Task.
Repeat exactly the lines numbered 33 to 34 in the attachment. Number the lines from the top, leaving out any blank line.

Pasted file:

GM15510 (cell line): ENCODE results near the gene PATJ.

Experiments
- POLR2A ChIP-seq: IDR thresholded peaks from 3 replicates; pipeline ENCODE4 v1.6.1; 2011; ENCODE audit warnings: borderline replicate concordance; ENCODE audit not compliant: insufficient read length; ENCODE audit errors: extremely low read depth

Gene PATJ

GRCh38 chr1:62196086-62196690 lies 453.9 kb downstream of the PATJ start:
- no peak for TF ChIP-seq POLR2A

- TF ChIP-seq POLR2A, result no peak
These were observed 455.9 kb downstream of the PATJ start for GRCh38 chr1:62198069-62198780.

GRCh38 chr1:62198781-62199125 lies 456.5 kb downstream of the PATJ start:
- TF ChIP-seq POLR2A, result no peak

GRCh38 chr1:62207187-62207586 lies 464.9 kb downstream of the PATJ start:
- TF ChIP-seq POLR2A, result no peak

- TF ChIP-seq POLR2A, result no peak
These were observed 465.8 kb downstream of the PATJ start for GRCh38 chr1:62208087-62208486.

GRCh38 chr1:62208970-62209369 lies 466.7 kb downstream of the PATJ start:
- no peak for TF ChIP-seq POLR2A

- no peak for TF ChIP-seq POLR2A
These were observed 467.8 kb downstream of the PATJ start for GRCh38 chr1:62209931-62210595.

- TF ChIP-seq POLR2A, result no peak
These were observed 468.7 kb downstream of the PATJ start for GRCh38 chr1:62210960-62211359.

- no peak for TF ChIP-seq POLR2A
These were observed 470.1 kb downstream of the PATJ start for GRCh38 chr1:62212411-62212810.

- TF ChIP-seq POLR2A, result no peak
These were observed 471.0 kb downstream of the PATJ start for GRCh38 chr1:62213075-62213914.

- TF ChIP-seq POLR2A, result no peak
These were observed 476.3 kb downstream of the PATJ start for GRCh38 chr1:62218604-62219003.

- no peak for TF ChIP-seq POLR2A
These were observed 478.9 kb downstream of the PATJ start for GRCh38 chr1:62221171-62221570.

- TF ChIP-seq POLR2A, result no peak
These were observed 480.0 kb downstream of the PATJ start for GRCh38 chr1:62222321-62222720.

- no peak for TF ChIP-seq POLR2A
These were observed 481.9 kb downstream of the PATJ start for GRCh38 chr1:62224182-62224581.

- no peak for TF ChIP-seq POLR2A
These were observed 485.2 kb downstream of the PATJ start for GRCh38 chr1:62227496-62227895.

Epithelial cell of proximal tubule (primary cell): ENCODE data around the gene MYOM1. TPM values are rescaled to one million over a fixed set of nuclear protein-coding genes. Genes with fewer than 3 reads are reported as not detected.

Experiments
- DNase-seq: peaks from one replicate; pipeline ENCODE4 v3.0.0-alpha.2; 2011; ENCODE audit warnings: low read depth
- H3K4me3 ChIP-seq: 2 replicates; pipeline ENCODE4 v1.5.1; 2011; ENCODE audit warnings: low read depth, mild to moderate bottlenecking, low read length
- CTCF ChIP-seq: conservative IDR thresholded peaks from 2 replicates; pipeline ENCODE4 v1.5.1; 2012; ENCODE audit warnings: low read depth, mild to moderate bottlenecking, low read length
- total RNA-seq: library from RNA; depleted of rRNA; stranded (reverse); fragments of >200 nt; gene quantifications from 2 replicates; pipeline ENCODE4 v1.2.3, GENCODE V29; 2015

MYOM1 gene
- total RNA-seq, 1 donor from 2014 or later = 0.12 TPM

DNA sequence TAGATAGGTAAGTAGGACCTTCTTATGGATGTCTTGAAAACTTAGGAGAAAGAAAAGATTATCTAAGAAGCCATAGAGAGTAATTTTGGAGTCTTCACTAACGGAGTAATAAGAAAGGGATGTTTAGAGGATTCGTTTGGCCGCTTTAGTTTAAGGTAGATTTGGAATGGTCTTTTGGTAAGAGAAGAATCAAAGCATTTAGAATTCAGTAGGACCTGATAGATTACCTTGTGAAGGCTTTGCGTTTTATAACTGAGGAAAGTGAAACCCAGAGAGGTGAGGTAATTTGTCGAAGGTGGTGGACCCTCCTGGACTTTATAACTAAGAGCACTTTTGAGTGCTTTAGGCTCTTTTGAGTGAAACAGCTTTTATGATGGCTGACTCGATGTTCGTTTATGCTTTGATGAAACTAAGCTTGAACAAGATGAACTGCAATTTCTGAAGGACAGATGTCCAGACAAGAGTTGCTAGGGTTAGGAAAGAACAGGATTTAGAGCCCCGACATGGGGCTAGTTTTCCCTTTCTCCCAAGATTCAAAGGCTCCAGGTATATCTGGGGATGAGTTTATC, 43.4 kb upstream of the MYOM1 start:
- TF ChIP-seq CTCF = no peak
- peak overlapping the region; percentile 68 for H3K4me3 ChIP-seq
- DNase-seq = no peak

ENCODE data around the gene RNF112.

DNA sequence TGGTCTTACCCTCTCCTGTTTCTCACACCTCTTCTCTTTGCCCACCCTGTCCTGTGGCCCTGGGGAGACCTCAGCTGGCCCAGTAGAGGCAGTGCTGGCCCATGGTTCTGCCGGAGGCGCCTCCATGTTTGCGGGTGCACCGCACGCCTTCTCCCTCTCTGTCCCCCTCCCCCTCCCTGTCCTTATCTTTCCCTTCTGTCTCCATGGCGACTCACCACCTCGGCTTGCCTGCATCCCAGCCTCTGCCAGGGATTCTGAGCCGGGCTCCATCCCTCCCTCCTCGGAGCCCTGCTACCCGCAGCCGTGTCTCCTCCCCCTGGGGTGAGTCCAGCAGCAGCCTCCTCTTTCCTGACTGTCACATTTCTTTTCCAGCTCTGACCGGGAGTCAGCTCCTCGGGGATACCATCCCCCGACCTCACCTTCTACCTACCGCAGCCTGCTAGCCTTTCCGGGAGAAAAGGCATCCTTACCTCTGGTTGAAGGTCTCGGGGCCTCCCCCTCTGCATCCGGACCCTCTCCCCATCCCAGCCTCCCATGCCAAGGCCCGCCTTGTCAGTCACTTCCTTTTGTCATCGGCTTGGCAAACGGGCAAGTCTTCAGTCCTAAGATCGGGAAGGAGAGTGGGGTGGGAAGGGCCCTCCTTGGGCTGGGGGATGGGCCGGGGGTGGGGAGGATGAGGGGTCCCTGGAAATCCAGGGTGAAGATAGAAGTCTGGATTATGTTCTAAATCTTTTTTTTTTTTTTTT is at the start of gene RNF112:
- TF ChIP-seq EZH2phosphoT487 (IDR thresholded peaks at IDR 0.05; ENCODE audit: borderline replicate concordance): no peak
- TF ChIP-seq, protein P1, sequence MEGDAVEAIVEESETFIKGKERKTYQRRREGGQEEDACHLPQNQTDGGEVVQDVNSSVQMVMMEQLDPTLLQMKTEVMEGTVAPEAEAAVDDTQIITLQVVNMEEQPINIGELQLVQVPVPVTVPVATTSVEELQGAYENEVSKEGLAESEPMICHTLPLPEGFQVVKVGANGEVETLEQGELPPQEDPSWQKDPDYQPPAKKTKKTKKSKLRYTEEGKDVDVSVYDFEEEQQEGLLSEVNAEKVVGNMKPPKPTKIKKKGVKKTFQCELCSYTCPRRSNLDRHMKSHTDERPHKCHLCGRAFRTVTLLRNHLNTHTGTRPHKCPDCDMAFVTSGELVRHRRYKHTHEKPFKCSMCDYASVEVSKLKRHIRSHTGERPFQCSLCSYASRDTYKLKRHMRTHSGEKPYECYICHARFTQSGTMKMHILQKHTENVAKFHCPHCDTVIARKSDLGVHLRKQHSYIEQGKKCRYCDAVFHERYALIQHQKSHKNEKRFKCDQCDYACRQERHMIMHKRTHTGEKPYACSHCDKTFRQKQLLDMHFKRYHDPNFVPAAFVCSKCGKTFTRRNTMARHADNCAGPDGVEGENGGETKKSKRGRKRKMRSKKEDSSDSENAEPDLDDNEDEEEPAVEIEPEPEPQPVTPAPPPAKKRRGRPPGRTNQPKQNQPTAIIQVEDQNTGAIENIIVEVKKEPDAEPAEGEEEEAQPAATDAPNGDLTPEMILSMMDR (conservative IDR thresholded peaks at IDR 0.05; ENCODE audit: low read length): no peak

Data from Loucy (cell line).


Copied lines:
- no peak for TF ChIP-seq POLR2A
These were observed 485.2 kb downstream of the PATJ start for GRCh38 chr1:62227496-62227895.